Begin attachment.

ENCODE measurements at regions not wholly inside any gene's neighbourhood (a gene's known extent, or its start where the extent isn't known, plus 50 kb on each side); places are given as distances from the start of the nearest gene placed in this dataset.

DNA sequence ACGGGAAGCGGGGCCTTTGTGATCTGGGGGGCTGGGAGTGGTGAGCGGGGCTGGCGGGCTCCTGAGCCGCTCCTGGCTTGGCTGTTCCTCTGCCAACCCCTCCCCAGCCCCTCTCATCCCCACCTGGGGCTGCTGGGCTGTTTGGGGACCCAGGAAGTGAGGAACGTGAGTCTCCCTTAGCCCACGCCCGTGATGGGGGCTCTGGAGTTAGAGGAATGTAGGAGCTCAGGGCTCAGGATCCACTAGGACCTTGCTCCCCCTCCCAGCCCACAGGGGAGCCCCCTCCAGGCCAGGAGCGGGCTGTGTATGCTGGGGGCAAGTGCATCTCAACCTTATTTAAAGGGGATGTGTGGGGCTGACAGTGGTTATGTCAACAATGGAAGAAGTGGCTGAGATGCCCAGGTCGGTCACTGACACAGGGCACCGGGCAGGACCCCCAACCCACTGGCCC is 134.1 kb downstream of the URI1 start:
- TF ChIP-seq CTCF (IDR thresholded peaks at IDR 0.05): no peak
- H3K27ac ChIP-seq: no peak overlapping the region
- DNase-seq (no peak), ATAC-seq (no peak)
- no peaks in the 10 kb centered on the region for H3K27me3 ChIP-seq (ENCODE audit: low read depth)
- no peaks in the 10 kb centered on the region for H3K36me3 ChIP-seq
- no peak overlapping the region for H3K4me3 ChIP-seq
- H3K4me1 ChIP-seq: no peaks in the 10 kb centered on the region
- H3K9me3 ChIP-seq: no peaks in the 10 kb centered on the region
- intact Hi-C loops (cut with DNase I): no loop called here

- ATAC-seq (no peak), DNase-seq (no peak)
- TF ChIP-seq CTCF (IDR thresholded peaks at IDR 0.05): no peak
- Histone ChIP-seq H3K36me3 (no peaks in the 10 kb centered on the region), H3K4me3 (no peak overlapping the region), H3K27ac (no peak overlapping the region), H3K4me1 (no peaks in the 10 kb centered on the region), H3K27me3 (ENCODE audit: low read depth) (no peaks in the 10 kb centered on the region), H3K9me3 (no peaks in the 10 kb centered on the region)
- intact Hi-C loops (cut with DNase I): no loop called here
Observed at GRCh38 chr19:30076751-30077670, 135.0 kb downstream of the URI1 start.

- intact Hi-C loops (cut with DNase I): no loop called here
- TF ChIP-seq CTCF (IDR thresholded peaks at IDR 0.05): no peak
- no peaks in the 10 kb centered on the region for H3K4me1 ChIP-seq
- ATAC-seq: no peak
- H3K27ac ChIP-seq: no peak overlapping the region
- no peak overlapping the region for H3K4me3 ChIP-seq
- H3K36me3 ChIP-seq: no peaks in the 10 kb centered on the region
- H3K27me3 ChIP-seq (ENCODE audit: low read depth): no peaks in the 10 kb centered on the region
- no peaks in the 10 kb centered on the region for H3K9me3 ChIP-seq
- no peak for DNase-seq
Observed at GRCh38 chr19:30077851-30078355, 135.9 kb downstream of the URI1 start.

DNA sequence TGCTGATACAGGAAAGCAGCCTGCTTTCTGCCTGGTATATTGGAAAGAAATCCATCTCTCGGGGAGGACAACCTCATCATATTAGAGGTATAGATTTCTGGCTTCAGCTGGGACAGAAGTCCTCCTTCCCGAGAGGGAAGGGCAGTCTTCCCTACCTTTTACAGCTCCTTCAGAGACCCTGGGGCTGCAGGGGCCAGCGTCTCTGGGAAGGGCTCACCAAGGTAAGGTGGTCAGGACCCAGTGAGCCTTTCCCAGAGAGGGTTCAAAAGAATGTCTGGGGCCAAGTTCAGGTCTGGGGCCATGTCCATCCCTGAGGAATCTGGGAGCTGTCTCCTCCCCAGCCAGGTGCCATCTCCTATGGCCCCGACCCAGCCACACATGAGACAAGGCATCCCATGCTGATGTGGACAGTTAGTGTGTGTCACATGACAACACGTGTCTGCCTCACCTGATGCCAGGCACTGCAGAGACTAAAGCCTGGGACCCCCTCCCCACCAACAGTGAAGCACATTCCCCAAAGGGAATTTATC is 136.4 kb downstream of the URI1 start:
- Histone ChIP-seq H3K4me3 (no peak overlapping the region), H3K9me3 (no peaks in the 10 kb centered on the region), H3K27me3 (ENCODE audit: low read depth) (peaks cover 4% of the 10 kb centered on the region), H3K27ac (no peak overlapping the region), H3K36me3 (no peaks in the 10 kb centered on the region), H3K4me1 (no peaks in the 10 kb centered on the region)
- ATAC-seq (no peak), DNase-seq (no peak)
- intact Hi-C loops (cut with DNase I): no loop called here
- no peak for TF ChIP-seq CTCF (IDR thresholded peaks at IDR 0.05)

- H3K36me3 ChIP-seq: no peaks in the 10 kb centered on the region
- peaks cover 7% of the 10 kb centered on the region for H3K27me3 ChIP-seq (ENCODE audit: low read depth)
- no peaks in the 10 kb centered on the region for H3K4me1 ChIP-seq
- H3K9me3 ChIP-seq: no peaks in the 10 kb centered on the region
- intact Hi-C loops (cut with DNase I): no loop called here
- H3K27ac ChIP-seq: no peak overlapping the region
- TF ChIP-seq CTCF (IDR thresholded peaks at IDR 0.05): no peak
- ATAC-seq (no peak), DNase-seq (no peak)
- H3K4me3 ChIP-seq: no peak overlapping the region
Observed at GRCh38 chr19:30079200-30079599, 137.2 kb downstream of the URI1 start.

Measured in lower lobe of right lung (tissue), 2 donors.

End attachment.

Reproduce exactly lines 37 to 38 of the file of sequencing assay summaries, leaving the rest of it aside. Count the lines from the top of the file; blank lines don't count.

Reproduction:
- intact Hi-C loops (cut with DNase I): no loop called here
- H3K27ac ChIP-seq: no peak overlapping the region